Silk is smooth and lustrous. The fiber is strong and elastic in relation to its fineness. Silk is fairly resistant to wrinkling, and is comfortable to wear because it is absorbent and dries rapidly. Silk releases soil readily, and accepts dyes and prints easily. It is adaptable to a variety of weaves and constructions, from sheer, whisper soft weaves to rich, heavily textured fabrics.
Although it is relatively strong for its apparent delicacy, silk does require some extra care to help it retain it's beauty.
Please take the time to read this information. It will assist you in maintaining and extending the life and pleasure of your silk garments.
DRY CLEANING YOUR SILK
Dry-cleaning solvents do not affect silk, so this is the safest way to care for silk. Some of the dyes used on silk may bleed or fade in water, and the sizing the manufacture used to add body might dissolve. When taking your silk garments to your dry-cleaner keep these things in mind:
- Take in a stained garment as soon as possible.
- Tell the dry-cleaner what the stain is, if possible.
- Be sure to point out unapparent spills, such as white wine or ginger ale.
- If there is a chafed are that has lost its color or luster, point this out so the dry-cleaner can give the item a special restoration bath.
The most silks are washable, but the dyes and design of the garment require delicate handling to maintain the color and fit. Always read the labels before washing, to ensure that you will be able to properly clean the garment at home. When washing your silk garments keep these things in mind:
- Use a mild soap and cool or lukewarm water. Strong alkaline detergents weaken silk.
- Wash each garment separately as dyes may bleed.
- Handle silk garments gently. Don't wring or twist the garment because silk is weaker when wet. After thorough rinsing, roll the item in a clean bath towel to remove excess moisture.
- Don't use pre-soak products or chlorine bleach; both will damage silk.
- Air dry the garment away from sunlight until damp dry. Use a padded or plastic hanger to distribute the weight of the wet garment.
- While damp, press the silk item from the wrong side with a dry iron at a warm (silk) setting.
- A steam iron at a low setting may be used, being sure the iron doesn't "spit," which would cause water spots. Iron the fabric dry. Use a press cloth when doing touch-ups on the right side of the garment.
GETTING THE WRINKLES OUT
Hang the dress into the bathroom. Make sure it hangs flat and is not touching any other surface. Close the bathroom door and start a hot shower. The steam from the shower will begin to loosen the wrinkles in the dress and will not damage it. Shake out the dress after getting out of the shower but before opening the bathroom door. This will help some of the wrinkles to fall out of the silk dress.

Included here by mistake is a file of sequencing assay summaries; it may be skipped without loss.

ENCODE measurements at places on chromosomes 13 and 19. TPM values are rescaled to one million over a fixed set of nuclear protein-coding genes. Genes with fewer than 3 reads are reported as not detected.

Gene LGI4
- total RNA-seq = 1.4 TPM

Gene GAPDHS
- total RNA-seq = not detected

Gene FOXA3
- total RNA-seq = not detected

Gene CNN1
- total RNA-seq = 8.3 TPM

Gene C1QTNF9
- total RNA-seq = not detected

Hang the dress in another area of the house, near an electrical outlet, that allows you to walk completely around the dress to treat the wrinkles. Plug in an iron with steaming options near the dress and turn it to high.Hold the iron about six inches away from the dress and blast the wrinkles with steam from the iron. While hitting the wrinkles with one hand, use the other hand to tug slightly on the hem of the dress to help pull out the wrinkles. With a little perseverance even the worst wrinkles will come out with this method.
Place your iron on the lowest heat or silk setting. Some irons consider this the rayon setting. High heat damages the silk fabrics. Put a piece of light fabric on your ironing board and then place the silk dress right side down on top of the fabric. The fabric helps to absorb the excess heat from the iron. Test a small, out of sight area of your silk dress with the iron to make sure the heat will not damage your dress and that the iron doesn't stick to it. Decrease the iron's heat if you see damage. Continue to iron your dress on the fabric and with your iron on low heat setting. If your dress is not wrinkled in some spots, don't run the iron over it to avoid damage to the area. Hang your silk dress to cool when you're finished ironing.
USE CARE IN TENDING TO SPILLS
Since silk fibers are easily broken when wet, never attempt to remove a spill by rubbing. Instead, blot the are gently. If rubbing damages surface fibers, a permanent light area may appear. If you have already caused a light area on your garment by rubbing it, point it out to your dry cleaner. This damage can often be masked with a special treatment.
Sunlight will fade silk items and turn white silk garments yellow.
Beverages such as soft drinks, white wine and mixed drinks contain sugar. Spills may be colorless and disappear when they are dry, but later the sugar can cause yellow stains, especially if exposed to heat. Be sure to point out any such stains so they can be removed before dry-cleaning. If you spill something on your silk garment, do not put water on the spotted area. Water may set the stain or cause a permanent ring. Take the item to a dry cleaner as soon as possible.
PROTECT FROM PERSPIRATION
Perspiration contains salts that can damage the fabric if left to long. Perspiration turns alkaline on exposure to air. This can also damage silk. Dry clean the garment soon after it has become soiled. If you perspire heavily, consider wearing underarm shields.
Some dyes used on silk will bleed or change color when exposed to alcohol. Allow perfumes, deodorants, hair spray and toiletries containing alcohol to dry before you dress. These dyes are also very sensitive to alkaline agents. Many facial soaps, shampoos, hair spray, detergents, nail polish remover, and even toothpaste are alkaline enough to cause color loss or change. Do not polish nails while wearing a silk garment as nail polish can remove colour, damaging the fabric permanently. Hope you will love, enjoy and take good care of your silk item!